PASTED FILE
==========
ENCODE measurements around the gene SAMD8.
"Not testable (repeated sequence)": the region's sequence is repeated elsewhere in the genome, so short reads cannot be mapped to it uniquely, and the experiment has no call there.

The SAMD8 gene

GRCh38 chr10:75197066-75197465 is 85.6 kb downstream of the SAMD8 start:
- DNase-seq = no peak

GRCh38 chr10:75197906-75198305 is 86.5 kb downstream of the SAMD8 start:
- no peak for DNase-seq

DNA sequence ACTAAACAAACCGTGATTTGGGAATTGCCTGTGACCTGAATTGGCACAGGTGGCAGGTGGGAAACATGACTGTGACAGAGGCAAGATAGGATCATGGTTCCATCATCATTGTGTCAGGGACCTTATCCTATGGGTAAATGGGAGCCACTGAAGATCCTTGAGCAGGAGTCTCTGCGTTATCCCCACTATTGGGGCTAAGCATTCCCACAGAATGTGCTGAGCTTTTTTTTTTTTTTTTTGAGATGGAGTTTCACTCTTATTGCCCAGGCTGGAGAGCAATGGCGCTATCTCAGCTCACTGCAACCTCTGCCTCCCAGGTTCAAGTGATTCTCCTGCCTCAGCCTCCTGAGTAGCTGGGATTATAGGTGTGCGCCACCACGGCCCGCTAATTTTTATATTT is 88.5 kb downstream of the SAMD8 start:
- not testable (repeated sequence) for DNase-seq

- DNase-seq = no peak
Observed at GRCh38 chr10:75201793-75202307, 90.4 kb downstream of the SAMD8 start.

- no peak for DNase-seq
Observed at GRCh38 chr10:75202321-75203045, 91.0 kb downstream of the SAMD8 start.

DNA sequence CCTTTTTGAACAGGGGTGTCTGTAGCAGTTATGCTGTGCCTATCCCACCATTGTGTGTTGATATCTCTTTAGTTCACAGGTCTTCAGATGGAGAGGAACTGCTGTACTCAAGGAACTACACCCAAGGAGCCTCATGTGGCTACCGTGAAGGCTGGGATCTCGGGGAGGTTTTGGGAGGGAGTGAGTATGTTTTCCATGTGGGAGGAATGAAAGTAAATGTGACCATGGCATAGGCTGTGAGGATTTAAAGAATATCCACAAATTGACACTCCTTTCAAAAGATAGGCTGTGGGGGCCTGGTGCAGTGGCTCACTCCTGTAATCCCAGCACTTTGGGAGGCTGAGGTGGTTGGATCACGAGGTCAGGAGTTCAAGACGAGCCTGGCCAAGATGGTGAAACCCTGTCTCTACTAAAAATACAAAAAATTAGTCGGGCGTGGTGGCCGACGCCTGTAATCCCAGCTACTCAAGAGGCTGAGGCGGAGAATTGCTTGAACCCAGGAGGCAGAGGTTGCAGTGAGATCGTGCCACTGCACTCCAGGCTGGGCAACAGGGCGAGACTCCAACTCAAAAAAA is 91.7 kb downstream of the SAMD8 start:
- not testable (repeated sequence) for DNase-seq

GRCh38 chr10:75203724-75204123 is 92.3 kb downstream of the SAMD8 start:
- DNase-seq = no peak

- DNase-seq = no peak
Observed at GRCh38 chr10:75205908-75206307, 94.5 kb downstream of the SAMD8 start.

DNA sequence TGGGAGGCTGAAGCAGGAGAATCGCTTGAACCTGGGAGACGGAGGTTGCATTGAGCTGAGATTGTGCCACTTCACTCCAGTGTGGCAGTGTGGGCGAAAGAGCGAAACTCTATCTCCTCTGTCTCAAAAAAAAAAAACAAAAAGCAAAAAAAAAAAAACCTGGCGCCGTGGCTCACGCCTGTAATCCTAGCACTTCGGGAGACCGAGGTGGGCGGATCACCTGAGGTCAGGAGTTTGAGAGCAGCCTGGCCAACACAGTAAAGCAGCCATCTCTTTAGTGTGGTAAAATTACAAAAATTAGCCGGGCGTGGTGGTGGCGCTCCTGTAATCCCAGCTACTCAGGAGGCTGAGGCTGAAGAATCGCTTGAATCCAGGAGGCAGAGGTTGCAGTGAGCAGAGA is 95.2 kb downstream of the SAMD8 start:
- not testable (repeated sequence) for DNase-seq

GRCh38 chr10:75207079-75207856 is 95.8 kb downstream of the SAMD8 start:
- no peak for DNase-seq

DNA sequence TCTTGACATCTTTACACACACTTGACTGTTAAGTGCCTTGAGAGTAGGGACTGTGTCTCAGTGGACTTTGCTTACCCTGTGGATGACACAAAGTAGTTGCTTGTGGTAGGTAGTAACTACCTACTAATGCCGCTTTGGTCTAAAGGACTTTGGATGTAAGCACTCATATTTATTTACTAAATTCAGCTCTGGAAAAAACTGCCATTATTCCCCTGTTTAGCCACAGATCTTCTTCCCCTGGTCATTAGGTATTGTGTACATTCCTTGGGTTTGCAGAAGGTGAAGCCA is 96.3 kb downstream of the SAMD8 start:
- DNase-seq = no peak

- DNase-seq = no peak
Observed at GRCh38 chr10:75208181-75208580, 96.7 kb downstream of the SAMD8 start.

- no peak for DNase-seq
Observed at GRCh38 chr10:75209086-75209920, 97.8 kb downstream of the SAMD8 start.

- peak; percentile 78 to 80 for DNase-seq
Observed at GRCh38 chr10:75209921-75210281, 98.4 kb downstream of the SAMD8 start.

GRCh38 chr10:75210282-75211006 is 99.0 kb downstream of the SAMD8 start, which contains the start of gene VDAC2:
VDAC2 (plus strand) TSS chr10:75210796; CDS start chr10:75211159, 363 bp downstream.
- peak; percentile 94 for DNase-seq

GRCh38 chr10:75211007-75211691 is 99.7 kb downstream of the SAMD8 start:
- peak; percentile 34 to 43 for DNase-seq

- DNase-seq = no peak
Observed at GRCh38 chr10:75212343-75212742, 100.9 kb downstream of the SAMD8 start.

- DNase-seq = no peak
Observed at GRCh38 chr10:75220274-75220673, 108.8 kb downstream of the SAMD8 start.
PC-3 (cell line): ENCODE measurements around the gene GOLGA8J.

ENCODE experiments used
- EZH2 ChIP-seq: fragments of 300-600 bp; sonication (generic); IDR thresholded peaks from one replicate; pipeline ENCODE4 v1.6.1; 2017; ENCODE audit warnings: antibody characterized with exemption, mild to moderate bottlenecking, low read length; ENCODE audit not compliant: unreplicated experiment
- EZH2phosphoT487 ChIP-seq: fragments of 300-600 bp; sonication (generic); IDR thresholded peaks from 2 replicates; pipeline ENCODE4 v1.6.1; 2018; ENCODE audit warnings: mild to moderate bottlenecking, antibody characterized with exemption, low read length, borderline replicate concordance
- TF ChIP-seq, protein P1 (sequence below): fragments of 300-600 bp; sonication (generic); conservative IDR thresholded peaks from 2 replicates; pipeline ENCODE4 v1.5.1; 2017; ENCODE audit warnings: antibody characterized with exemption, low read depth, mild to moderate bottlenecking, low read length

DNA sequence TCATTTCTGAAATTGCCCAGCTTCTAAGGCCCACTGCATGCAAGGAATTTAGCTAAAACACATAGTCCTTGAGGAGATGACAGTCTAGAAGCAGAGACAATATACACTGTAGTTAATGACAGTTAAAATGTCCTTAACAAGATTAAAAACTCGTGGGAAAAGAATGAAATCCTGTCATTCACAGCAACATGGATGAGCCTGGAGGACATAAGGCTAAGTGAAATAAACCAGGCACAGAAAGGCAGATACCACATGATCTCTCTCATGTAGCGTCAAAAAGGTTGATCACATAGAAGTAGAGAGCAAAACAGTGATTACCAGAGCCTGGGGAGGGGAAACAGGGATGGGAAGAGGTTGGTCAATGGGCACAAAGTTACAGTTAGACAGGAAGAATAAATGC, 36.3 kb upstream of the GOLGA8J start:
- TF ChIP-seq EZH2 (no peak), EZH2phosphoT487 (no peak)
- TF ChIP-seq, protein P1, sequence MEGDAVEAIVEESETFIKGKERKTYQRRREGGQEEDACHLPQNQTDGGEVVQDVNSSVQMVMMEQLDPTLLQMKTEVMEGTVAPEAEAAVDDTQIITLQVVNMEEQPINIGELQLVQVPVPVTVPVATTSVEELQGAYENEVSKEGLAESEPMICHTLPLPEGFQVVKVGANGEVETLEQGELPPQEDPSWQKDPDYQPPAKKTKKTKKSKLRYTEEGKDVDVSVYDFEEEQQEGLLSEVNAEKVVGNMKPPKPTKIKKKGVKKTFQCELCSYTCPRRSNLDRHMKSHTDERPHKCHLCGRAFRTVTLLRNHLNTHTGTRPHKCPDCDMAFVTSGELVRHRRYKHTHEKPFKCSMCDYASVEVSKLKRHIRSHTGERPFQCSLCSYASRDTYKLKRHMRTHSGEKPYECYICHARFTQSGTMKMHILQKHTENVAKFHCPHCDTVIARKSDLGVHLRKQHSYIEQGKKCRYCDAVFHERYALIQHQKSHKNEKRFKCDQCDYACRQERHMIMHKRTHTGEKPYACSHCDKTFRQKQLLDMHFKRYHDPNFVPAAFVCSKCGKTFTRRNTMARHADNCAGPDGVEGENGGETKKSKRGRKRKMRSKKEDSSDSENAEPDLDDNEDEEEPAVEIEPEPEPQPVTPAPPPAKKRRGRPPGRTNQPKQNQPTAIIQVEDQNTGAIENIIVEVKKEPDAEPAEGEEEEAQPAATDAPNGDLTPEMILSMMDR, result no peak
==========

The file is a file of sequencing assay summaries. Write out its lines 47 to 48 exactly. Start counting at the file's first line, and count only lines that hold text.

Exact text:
- TF ChIP-seq EZH2 (no peak), EZH2phosphoT487 (no peak)
- TF ChIP-seq, protein P1, sequence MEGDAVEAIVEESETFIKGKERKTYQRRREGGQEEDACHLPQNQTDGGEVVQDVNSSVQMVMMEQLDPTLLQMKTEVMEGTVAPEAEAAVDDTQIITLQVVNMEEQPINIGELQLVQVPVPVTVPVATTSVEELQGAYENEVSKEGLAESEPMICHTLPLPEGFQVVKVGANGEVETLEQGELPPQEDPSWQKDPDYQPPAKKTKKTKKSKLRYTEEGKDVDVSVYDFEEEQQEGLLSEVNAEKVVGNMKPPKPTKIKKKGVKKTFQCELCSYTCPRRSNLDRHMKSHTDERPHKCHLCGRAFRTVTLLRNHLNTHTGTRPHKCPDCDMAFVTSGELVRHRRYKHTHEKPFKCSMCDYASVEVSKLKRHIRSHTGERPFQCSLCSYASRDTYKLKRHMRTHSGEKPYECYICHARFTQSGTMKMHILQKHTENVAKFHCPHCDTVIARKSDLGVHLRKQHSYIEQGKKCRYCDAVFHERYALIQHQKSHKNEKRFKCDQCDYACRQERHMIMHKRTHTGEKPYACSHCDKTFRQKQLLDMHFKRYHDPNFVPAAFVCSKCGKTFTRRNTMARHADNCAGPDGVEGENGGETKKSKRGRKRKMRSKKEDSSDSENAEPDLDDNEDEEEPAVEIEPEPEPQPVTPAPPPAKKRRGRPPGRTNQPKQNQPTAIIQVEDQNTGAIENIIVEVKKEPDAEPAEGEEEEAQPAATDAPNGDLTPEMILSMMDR, result no peak